Review of Son of Man: An African Jesus Film, edited by Richard Walsh, Jeffrey L. Staley and Adele Reinhartz

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This collection of academic essays by international religion and Africa scholars focuses upon the Xhosa (and fleeting English and Latin) language film, Son of Man (2006), an award-winning production by British-born, South African theatre and film director, Mark Dornford-May. This book is the latest in an ever-growing list of production histories and academic analyses of religion-themed films. It sits comfortably alongside Hollywood Holyland: The Filming and Scoring of The Greatest Story Ever Told (Darby 1992), Jean-Luc Godard’s Hail Mary: Women and the Sacred in Film (Locke and Warren 1993), Written in Stone: Making Cecil B. DeMille’s Epic, The Ten Commandments (Orrison 1999), Life Is Beautiful, but Not for Jews – Another View of the Film by Benigni (Niv 2003), The Matrix Revealed: The Theology of the Matrix Trilogy (Worthing 2004), The Da Vinci Code Adventure: On the Trail of Fact, Legend, Faith, & Film (Gunn, Wright, and Wright 2006), Conversations with God: The Making of the Movie (Joynes and Walsch 2006), Mel Gibson’s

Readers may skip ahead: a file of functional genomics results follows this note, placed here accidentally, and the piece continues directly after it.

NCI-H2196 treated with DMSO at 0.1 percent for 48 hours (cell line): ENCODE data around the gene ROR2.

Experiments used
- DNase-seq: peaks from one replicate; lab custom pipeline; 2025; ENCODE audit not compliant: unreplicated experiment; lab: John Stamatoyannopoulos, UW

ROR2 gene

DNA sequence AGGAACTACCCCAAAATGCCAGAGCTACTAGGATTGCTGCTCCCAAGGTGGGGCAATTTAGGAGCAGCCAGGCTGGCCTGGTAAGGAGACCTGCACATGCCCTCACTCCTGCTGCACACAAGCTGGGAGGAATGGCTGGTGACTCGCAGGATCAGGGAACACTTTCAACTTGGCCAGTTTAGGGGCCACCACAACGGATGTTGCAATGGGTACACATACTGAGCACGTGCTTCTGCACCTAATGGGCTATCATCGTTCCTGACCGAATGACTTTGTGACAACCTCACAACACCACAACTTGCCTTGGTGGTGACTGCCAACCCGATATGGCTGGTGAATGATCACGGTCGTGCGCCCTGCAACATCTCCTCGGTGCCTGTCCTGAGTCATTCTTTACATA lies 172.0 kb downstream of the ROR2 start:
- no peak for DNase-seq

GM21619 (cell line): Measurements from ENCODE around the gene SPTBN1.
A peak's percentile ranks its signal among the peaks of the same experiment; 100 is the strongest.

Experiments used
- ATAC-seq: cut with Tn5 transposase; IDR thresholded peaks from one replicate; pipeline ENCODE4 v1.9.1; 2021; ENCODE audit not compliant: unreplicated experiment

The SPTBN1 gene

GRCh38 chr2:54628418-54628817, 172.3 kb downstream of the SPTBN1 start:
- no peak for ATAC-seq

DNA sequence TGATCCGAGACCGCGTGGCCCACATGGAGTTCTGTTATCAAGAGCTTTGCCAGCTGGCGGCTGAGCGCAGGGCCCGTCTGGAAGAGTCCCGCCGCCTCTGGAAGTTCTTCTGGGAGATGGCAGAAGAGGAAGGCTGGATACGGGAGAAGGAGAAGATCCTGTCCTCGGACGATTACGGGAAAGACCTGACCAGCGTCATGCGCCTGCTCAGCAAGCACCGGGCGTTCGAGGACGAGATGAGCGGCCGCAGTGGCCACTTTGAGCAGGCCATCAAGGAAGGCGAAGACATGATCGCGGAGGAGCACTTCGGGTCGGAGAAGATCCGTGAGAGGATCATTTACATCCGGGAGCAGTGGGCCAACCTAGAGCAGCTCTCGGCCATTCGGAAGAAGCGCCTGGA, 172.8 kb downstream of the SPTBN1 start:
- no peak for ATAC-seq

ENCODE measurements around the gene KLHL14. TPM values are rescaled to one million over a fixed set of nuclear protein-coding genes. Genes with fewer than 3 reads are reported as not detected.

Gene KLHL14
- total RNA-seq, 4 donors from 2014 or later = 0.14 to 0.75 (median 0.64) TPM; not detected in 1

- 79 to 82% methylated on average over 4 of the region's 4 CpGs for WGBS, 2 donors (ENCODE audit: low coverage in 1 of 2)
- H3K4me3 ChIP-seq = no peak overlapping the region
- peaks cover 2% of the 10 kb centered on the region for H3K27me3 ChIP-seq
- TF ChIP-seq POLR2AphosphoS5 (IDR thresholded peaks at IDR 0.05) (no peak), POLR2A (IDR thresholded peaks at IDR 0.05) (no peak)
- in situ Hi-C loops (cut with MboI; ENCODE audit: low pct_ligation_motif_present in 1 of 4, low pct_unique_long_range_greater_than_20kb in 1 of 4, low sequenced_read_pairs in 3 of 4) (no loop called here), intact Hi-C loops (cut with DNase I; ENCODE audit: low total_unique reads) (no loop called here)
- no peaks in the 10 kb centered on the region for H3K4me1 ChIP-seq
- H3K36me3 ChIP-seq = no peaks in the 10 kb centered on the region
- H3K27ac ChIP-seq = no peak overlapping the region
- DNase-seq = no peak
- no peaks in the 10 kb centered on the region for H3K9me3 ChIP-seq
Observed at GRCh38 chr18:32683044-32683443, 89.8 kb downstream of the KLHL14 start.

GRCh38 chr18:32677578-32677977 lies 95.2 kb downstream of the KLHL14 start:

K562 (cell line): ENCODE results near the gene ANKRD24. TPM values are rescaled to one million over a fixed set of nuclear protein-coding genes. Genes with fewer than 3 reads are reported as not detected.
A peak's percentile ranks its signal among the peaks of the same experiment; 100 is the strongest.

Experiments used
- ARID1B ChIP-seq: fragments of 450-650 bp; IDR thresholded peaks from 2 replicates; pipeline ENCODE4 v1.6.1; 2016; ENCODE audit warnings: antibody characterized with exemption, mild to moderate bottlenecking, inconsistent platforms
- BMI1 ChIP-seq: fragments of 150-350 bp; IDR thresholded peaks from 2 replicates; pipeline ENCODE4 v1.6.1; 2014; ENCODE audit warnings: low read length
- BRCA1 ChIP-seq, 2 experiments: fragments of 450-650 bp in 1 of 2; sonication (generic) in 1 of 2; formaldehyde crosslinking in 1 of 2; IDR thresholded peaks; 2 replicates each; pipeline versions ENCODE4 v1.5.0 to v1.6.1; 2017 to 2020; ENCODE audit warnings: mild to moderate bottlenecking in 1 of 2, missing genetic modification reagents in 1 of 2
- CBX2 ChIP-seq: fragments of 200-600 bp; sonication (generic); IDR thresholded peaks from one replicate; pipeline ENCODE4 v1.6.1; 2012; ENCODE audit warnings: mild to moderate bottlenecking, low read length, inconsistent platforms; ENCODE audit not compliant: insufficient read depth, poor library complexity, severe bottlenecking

Bible: Religion, Popular Culture, and The Passion of the Christ (Beal and Linafelt 2006), The Gospel According to Star Wars: Faith, Hope, and the Force (McDowell 2007), Light Up the Darkness: Christianity, Calvinism, and Coherence in the Film I Am Legend (Hubner 2008), The Night of the Hunter: A Biography of a Film (Couchman 2009), God on the Streets of Gotham: What the Big Screen Batman Can Teach Us about God and Ourselves (Asay 2012) and their various peers.
Original languageEnglish
Pages (from-to)181-185
Number of pages5
JournalJournal of the Bible and its Reception
Issue number1
Publication statusPublished - 2014


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